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Review of Orson’s Shadow at Southwark Playhouse

Orson's Shadow Adrian Lukis (Laurence Olivier) John Hodgkinson (Orson Welles) Gina Bellman (Vivien Leigh)
Orson’s Shadow Adrian Lukis (Laurence Olivier) John Hodgkinson (Orson Welles) Gina Bellman (Vivien Leigh) Photo Simon Annand

Orson’s Shadow: A big shadow it was too, and not only when it was being cast over his fellow actors in such classic movies as Citizen Kane and The Third Man. In the prime of his immense career Welles appeared larger than life, offscreen as well as on. But then so too did his English contemporary Sir Laurence Olivier, so the notion of a head-to-head between these two Titans seemed like a good idea to the American author Austin Pendleton, who – crucially for such a project – had been an actor and director before he was a dramatist.

It did actually happen, this professional encounter between the two men, although both might have been glad to forget the circumstances in which it took place. In 1960 Welles was in London to direct Olivier in an ill-starred production of Rhinoceros at the Royal Court. Followers of Sir Larry – which was virtually the whole of England at that time – were acutely aware of his battles, not only against the advancing years which were having the nerve to dull his youthful beauty, but also against the fading dominion of great classical acting.

Add to this the fairly public spectacle of his fatally ailing marriage with the sad, unstable Vivien Leigh and the ascent of his new love and co-star Joan Plowright, and you have as much drama as most theatre buffs could crave. Pendleton senses the need for yet more, to which end he offers us the engagingly waspish figure of Ken Tynan, the theatre critic who was later to become, at Olivier’s emerging National Theatre, the most famous, if not notorious literary manager in English theatrical history. In Pendleton’s version Tynan becomes a sort of A List show-pimp, penning the two scared monsters together while feathering his own strange, barbed nest.

With such a parcel of personalities onboard, stage directions, let alone instruction, might seem superfluous; best just to let them get on with it, brandish their brittle self-loves at each other, fret narcissistically about posterity and generally flaunt their trademark tricks. Who could complain, and what grounds? Well, them for a start, and on the grounds they are being insufficiently respected.

As a result Pendleton’s play is the most peculiar melange of passion and emptiness, both visited in the quest for personal fulfillment, public immortality and, yes, art. When it takes wing, as it does with Larry’s marital dramas, it seems to be speaking, or rather howling the blues about the impossibility of such people enacting a high love which has not been pre-scripted. In its more grounded moments it appears almost to despair of the chances of these illustrious ego-slaves ever taking anything forward.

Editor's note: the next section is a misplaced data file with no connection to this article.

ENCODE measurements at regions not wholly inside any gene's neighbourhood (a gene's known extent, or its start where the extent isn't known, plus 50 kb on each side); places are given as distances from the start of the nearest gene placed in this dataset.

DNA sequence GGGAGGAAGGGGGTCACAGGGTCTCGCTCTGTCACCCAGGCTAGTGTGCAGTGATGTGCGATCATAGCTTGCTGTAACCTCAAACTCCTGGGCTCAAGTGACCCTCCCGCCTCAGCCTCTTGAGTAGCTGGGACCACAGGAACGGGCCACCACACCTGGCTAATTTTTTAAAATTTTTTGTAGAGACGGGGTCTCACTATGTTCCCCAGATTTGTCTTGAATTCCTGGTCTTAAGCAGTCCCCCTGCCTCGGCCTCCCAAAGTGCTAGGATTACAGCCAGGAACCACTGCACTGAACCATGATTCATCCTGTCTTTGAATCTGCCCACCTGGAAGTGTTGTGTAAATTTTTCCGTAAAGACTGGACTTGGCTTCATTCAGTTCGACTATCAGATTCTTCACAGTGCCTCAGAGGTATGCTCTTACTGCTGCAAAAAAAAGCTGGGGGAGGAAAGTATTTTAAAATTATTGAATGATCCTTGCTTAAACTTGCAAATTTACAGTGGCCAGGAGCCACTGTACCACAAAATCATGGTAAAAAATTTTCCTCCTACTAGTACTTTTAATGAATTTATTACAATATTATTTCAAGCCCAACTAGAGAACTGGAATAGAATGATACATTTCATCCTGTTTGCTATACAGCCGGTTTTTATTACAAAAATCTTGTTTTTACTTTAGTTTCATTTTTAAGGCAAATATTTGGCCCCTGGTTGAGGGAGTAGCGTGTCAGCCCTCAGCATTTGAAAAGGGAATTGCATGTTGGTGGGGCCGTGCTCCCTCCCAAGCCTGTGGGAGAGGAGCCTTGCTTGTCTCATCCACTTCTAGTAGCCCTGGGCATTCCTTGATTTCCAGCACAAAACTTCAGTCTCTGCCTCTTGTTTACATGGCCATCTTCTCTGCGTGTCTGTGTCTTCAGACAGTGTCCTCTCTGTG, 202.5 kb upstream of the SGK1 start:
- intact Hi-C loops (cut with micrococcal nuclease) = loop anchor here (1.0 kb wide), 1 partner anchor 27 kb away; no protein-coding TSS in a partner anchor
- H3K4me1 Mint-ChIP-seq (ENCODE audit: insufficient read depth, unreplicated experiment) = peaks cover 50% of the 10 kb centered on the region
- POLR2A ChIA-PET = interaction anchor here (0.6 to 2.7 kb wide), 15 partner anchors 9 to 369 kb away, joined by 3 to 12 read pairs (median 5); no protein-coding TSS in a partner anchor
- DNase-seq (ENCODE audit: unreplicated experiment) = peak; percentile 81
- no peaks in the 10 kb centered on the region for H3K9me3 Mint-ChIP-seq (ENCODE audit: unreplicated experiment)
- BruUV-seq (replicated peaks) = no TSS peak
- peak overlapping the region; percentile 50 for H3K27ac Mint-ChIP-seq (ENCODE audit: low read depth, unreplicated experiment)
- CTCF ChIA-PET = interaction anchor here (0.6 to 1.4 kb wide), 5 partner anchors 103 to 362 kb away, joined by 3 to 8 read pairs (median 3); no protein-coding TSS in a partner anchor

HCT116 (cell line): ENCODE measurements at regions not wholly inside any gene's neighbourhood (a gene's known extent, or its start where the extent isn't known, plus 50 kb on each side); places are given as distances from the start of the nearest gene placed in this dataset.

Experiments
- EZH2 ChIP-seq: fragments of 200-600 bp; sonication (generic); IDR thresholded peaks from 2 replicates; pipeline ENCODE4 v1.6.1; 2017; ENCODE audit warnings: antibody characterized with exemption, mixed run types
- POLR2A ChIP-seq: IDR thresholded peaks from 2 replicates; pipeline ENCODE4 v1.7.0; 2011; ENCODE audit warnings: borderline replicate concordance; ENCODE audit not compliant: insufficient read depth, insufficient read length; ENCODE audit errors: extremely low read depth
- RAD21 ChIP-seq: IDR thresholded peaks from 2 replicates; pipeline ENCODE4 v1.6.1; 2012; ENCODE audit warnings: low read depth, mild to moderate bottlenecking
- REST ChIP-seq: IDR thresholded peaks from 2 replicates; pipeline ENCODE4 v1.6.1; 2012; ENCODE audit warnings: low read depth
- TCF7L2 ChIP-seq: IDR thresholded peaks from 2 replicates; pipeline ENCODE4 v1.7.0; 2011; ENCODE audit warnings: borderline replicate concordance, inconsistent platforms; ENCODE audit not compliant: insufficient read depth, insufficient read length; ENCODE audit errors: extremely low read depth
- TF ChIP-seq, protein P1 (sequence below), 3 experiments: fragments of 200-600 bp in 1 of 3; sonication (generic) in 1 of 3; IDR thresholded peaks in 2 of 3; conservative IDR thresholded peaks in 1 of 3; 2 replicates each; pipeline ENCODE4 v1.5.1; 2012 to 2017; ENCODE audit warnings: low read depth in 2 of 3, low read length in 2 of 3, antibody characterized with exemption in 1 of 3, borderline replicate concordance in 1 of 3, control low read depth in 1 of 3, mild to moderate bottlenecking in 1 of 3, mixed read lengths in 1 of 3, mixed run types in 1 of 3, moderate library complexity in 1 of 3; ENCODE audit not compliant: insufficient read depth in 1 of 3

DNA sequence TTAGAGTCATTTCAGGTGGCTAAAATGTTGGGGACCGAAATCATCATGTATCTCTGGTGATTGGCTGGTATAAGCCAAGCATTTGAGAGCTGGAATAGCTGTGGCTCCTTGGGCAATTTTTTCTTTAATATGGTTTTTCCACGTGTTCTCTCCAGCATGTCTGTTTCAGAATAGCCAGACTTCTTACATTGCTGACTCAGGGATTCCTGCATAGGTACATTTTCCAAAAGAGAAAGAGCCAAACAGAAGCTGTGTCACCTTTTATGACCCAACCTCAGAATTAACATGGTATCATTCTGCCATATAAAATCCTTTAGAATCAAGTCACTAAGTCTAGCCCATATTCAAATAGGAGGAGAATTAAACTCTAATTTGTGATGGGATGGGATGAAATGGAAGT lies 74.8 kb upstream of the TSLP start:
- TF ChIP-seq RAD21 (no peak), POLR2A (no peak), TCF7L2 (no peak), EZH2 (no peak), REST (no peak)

Best of a good bunch is Edward Bennett’s Tynan, so relishing his command over the monologue that he can’t wait for these actor people to shut up. Also compelling is John Hodgkinson’s Orson, a vast audience of a creature also barely able to wait for his own next killer line. As for Adrian Lukis’s Olivier, the problem lies with Larry rather than his portrayer, who does him all too accurately and so tires the ear with his fluting vanity. Touching self-suppression (what else could the poor girl do?) from Louise Ford’s Joan Plowright, and moving intimations of mental darkness from Gina Bellman’s inevitably under-developed Vivien Leigh.

Was it like this when they were all together fifty-years ago? Almost certainly not, but who cares? Just don’t think you’re going to a documentary. It’s theatre, love.
3 Star Review

Review by Alan Franks

Emily Dobbs Productions and Smith & Brant Theatricals present the European premiere of Orson’s Shadow by Austin Pendleton
1st – 25th July 2015
7.30pm Matinee 3.00pm
Running Time 135 minutes including interval

Creative Team
Director – Alice Hamilton
Set and Costume Designer – Max Dorey
Lighting Designer – Nicholas Holdridge
Sound Designer – Giles Thomas
Production Manager – Pip Robinson
Casting Director – Ruth O’Dowd
Costume Supervisor – Natalie Pryce
Assistant Director – Rupert Hands
Producers – Emily Dobbs Productions and Robyn Keynes for Smith & Brant Theatricals

Vivien Leigh – Gina Bellman
Kenneth Tynan – Edward Bennett
Joan Plowright – Louise Ford
Orson Welles – John Hodgkinson
Laurence Olivier – Adrian Lukis
Sean – Ciaran O’Brien

Tuesday 7th July 2015


  • Alan Franks

    Alan Franks is one of the senior reviewers for LondonTheatre1.com, contributing regularly with reviews for London and regional shows, as well as reporting on press launches. Alan Franks was a Times feature writer for more than thirty years, specialising in the arts and interviewing many leading actors, writers and directors, including Arthur Miller, Peter Hall, Woody Allen, Judi Dench and Stephen Sondheim. He is the author of several plays, including The Mother Tongue starring Prunella Scales, and his latest novel, The Notes of Dr. Newgate, is published by Muswell Press. http://www.alanfranks.com

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